Lands in this town, west of the river, are much inferior in soil and productions.

Near the center of the town, two miles west of Peck's corners, on the east side of the river, is quite a large settlement of Seventh Day Baptists. Messrs. D. E. Lewis, J. Larkin and J. F. Brown, in 1847, were the nucleus of this thrifty neighborhood. The first organization of their society in 1850, under the pastoral care of Rev. J. M. Todd; had 14 members; although many have since that period removed, they now have about sixty members; have a very neat church, a settled ministry, and public worship every Saturday.

The village of Sacramento, in the north part of this town, is rather a small settlement. Has had rather a restless time of it from the start. It originally belonged to Marquette county, and was, by an act of the legislature, attached to the county of Waushara, at its organization, contrary to the wish of its inhabitants and, as believed, to the constitution of the State. In the recent division of Marquette county, by an act of the Legislature, it has been attached to the town of Berlin.*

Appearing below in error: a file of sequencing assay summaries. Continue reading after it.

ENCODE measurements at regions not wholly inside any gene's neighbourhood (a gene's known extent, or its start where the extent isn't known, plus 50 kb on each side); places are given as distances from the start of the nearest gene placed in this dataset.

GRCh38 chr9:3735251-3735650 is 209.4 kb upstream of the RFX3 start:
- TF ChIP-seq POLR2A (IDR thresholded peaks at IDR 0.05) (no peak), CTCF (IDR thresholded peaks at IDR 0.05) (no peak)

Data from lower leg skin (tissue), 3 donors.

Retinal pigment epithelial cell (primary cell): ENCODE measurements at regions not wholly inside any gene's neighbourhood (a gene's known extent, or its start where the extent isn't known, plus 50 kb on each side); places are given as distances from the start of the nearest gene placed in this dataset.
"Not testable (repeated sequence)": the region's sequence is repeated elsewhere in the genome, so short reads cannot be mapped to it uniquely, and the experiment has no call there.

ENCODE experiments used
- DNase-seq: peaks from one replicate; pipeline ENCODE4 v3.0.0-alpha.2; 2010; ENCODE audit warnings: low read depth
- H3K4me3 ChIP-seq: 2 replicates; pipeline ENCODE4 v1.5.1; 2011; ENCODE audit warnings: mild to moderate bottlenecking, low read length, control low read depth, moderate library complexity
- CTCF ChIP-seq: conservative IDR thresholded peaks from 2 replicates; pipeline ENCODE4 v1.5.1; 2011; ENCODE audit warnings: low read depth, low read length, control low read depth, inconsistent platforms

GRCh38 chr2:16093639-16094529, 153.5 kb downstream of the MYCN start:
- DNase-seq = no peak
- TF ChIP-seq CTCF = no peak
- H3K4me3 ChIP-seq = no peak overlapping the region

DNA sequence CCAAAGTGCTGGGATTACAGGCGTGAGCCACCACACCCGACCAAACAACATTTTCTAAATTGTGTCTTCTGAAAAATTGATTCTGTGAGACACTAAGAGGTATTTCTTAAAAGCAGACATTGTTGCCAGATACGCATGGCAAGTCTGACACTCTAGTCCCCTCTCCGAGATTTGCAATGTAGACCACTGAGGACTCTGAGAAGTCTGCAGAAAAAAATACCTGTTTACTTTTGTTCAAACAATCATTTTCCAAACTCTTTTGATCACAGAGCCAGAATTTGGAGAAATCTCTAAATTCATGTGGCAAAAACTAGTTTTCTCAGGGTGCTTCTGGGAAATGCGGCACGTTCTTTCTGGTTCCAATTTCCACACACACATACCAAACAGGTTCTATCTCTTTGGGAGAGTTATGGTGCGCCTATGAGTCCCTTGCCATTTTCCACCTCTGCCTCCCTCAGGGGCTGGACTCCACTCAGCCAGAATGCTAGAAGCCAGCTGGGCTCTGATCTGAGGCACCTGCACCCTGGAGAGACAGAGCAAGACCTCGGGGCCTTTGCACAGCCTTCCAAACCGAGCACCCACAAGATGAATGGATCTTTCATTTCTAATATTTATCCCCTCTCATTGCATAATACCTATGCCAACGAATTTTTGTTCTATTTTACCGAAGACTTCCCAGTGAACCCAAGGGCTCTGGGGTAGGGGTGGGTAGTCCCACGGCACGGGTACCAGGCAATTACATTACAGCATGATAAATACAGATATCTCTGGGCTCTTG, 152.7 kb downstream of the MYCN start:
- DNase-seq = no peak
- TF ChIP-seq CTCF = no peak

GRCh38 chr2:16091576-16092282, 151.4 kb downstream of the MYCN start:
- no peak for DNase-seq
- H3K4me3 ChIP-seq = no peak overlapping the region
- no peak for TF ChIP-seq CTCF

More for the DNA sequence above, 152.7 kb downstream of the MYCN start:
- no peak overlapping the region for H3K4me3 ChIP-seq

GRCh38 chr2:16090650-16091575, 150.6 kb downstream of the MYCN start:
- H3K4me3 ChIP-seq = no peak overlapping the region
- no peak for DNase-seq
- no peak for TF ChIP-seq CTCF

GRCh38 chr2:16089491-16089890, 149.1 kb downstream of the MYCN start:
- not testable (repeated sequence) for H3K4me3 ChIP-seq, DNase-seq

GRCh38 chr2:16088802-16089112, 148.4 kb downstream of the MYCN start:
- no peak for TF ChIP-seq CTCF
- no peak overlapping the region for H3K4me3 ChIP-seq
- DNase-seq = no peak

The growth of the village has not equalled [sic] the expectations of its earlier settlers. Being only two and one-half miles from the city of Berlin, it has been and probably will be, overshadowed by the superior advantages appertaining to that city.

This thrifty little city [Berlin], is situated near the northeast corner of the county of Green Lake, in the town of Berlin. Its chief claim, in earlier days as a desirable spot for settlement, was owing to its being the only good crossing or landing place on the Fox River, for many miles above or below. A ferry was here established, by one, Nathan Strong, in the year 1848. On May, 1847, Strong entered the land on which, part of the city is built. In August of that year, Mr. Thomas Noyes, for many years a resident of the city, purchased the undivided half of three fractions of land, lying on the river, of Strong, for $500.